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Cult Heroes: Craig Russell

Of course Monday's on Roker Report bring one thing - David Boyle's Cult Heroes, and in focus this week a local lad who lived the dream of many a fan...

On the morning of December 9th 1995 I was running out on a freezing Saturday morning to play for my school side, St. Michael's, at the tender age of ten years. During the warm up I was to stumble on the frozen surface, put the hand down to break the fall, and given the state of council pitches, put my hand on a cleverly disguised broken beer bottle. Needless to say the rest of my morning was spent in Sunderland General as shards of glass were removed from my palm and I was stitched back together.

You may be wondering what this cautionary tale regarding youth football has to do with cult heroes in the Sunderland colours? Well it was also the same day that my father finally gave in to my persistent begging to go to Roker Park and I was to attend my first Sunderland game, dragging my dad along in the process, as a bit of a "cheer the miserable kid up" exercise. It was also the day that I was to find my first footballing hero.

Top of the table Millwall were the opposition that day and I couldn't have asked for more of a perfect fixture to ignite my love for the club. Sunderland romped to victory with a comprehensive six goal thrashing of Mick McCarthy's side and there was one young lad who didn't just catch the headlines that day but caught the imagination of an impressionable ten year old in the Roker End that day - Craig Russell.

Russell signed schoolboy forms at Roker Park at the tender age of fourteen, despite interest from the big boys of Manchester United. Craig probably didn't have much of a choice to be fair as his parents were huge fans of Sunderland and he is adamant that he was conceived that fateful night in 1973 when Sunderland caused the biggest upset in FA Cup Final history.

Craig was a strong but pacey forward who loved to run with the ball and on his day was more than a handful for any centre half and progressed up the ladder to make his debut aged seventeen in the winter of 1991.

I will always have fond memories of Craig thanks to that fantastic afternoon in the freezing cold where the popular young forward hit the back of the net four times, it really should have been five as Russell missed the easiest of all his opportunities that day, but that would be nit-picking in the extreme! In many ways it was this victory which really kick started Sunderland's promotion push that season and their run continued all the way to the title. Sunderland were so good that day that my father was even converted to the sport and we were to attend every home game for the rest of the season and have had season tickets ever since.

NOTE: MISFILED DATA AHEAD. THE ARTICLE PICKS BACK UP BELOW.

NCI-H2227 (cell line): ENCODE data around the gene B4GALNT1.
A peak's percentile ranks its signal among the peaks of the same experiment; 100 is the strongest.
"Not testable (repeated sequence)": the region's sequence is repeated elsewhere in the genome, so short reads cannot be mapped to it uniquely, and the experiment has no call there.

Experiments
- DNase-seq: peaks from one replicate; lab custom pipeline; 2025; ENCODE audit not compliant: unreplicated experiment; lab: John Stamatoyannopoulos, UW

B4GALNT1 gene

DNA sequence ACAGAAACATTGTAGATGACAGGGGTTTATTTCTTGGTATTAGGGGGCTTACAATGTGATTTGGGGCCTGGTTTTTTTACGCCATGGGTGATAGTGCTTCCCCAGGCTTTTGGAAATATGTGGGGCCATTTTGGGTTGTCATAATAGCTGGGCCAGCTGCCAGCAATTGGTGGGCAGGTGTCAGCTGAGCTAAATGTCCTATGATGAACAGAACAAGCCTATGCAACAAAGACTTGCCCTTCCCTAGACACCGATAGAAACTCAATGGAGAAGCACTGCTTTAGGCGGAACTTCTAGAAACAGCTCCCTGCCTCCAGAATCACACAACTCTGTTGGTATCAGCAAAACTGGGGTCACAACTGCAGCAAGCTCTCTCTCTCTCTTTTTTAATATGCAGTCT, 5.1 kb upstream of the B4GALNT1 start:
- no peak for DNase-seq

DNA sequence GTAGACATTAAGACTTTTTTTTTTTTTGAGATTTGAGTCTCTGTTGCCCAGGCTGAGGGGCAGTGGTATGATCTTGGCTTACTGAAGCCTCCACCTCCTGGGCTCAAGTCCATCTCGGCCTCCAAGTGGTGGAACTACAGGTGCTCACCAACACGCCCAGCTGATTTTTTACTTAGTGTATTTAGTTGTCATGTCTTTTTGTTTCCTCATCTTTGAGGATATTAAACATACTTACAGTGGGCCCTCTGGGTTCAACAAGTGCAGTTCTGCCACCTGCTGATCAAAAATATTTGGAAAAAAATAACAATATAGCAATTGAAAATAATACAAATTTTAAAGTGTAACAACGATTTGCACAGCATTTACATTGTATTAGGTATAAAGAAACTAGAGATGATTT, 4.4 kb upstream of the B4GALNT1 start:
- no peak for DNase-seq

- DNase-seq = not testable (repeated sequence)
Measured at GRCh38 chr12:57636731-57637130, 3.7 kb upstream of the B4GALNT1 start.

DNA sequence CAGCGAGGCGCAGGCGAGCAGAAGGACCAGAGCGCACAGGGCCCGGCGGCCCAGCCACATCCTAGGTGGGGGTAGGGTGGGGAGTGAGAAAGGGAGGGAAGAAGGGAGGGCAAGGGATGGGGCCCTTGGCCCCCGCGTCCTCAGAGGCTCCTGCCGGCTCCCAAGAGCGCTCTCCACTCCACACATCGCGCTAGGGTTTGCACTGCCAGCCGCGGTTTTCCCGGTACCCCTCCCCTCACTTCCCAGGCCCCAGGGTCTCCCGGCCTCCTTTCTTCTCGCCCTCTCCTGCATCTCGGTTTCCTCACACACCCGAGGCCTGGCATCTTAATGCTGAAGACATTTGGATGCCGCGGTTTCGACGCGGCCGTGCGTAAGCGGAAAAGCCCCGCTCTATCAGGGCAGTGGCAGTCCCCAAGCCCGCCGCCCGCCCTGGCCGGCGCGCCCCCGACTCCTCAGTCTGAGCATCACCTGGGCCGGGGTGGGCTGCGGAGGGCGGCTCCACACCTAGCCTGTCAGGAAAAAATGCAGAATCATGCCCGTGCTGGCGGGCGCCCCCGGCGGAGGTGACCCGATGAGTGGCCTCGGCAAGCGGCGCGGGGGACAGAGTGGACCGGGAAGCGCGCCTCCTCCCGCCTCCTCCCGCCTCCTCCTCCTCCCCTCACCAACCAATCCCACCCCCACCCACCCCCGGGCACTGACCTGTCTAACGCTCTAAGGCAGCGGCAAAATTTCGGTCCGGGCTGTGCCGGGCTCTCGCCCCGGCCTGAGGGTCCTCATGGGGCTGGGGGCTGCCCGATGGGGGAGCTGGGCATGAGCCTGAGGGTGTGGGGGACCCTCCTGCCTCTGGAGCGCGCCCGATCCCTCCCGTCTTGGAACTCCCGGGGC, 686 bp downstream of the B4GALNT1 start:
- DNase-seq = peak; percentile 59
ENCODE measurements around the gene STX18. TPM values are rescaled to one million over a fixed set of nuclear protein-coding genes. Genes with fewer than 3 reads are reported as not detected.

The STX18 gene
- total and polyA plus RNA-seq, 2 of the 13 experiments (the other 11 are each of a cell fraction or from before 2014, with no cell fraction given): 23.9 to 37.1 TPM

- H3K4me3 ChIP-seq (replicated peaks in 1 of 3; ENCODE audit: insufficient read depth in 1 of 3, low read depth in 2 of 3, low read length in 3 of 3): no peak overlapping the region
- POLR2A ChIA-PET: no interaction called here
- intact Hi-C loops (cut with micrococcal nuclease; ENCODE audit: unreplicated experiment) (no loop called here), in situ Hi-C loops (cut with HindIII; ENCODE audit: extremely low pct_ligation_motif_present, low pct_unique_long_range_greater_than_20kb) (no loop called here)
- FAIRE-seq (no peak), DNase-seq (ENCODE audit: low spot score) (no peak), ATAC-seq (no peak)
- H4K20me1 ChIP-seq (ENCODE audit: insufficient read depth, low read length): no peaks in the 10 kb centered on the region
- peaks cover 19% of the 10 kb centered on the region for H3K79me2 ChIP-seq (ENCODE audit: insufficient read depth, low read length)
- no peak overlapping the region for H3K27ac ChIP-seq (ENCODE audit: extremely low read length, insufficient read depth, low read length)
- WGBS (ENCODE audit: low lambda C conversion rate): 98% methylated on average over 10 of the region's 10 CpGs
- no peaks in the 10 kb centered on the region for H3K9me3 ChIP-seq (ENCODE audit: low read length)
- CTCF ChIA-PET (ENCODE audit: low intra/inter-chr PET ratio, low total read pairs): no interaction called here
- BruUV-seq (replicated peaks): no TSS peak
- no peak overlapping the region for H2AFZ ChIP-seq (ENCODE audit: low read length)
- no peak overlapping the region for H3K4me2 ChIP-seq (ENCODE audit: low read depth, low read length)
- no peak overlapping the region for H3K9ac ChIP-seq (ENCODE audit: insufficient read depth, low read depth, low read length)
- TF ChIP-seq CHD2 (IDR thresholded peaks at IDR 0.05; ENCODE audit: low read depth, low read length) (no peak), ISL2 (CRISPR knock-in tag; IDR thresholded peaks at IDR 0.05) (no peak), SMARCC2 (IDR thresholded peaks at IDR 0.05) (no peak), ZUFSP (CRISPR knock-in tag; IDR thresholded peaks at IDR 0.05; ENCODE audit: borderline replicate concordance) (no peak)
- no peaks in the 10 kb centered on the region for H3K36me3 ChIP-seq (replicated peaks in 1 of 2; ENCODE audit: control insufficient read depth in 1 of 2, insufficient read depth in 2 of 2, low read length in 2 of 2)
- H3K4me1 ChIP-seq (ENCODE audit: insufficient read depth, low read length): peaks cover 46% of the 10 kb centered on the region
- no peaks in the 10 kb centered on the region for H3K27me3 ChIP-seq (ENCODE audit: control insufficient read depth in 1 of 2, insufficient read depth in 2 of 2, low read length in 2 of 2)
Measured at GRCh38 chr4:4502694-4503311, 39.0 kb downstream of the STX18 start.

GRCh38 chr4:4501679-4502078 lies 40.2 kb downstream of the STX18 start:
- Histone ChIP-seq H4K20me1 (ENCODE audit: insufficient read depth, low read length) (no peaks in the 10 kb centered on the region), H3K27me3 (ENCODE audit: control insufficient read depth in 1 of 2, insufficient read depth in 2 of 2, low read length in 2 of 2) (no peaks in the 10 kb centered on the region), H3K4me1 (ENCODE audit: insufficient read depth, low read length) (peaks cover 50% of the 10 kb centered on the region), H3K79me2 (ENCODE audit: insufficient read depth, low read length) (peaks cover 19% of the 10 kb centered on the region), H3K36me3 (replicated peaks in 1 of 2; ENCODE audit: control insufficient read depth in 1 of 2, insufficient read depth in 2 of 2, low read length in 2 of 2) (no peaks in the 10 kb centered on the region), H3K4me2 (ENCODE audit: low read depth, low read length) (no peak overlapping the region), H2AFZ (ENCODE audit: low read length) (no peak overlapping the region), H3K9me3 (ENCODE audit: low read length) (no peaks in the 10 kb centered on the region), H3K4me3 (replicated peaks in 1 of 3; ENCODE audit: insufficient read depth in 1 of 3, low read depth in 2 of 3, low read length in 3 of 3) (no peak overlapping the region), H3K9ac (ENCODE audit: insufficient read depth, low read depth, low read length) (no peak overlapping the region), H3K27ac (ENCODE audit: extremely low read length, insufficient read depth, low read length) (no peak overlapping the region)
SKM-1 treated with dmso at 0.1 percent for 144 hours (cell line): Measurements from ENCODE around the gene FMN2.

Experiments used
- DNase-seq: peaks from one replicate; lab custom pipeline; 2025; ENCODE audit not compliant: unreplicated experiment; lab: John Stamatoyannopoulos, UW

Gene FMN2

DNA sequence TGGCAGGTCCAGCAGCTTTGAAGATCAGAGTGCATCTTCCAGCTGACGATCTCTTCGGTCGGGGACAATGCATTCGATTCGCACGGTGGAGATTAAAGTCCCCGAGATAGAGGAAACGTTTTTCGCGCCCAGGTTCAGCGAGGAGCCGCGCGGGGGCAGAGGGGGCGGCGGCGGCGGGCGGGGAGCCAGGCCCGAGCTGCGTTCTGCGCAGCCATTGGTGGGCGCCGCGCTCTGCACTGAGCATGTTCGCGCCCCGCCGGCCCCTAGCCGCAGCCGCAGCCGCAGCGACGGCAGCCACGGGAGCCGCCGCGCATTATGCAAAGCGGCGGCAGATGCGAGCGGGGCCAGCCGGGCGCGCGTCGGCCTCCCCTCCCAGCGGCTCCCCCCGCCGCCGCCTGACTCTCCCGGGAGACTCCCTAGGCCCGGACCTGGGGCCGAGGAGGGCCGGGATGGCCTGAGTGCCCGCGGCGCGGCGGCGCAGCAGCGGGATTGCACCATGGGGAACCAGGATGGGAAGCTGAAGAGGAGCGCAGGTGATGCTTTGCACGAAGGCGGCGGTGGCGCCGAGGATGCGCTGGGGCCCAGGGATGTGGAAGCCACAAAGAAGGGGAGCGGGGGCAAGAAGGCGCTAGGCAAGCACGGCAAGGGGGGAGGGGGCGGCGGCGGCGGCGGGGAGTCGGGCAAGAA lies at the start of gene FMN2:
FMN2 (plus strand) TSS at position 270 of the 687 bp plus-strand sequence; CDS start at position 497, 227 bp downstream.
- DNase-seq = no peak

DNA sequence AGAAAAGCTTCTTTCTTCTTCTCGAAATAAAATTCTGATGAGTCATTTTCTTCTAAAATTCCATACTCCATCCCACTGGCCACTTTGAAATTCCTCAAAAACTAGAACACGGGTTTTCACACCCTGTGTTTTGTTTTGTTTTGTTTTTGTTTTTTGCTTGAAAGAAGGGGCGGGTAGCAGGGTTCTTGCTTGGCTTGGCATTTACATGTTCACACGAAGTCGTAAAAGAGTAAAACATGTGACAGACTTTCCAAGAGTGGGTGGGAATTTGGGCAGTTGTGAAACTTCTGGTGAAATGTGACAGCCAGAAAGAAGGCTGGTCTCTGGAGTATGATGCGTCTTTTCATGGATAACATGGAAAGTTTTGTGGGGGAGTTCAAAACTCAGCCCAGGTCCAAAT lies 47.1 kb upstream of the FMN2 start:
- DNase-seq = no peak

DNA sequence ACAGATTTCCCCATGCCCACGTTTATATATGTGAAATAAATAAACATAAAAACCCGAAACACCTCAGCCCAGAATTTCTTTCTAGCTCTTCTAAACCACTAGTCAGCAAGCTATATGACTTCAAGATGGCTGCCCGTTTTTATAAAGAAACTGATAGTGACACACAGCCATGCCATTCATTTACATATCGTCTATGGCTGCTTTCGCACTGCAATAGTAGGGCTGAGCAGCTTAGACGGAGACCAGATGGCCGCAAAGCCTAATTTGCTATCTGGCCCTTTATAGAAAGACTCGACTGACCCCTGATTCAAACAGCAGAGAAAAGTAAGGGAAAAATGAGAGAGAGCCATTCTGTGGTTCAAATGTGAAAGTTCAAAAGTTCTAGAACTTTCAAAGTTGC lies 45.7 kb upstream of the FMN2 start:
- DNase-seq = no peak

However Sunderland's up turn in success was to be to the detriment of opportunities for the Jarrow Arrow. Sunderland's return to the top flight saw Peter Reid often opt for the lone striker role filled by the experienced, but crap, Paul Stewart - apologies to any Stewart fans out there...

Despite limited appearances Russell finished joint top goal scorer that season with, wait for it... four goals. One of many statistics which would back up why the lads made a swift return to the first division. Russell soon found himself well down Reid's pecking order with new signings messrs Quinn and Phillips impossible to remove from the first eleven. Craig was part of a prolonged transfer saga with Manchester City in the summer of 1997 and finally moved to Maine Road in a deal worth £1M with a winger by the name of Nicky Summerbee moving in the opposite direction.

It was all downhill from then on really for the popular striker, playing out of position for City in a left wing-back role and being moved out on loan after just seven months at the club.

Russell then made the transition from the pitch to the treatment room as he began a career as a masseur, a role that would see Craig working for our neighbours up the road before seeing the error of his ways and returning to his boyhood club where he still is to this day. Rumours that he is best mates with John Mensah are unfounded, but more than likely to be true.

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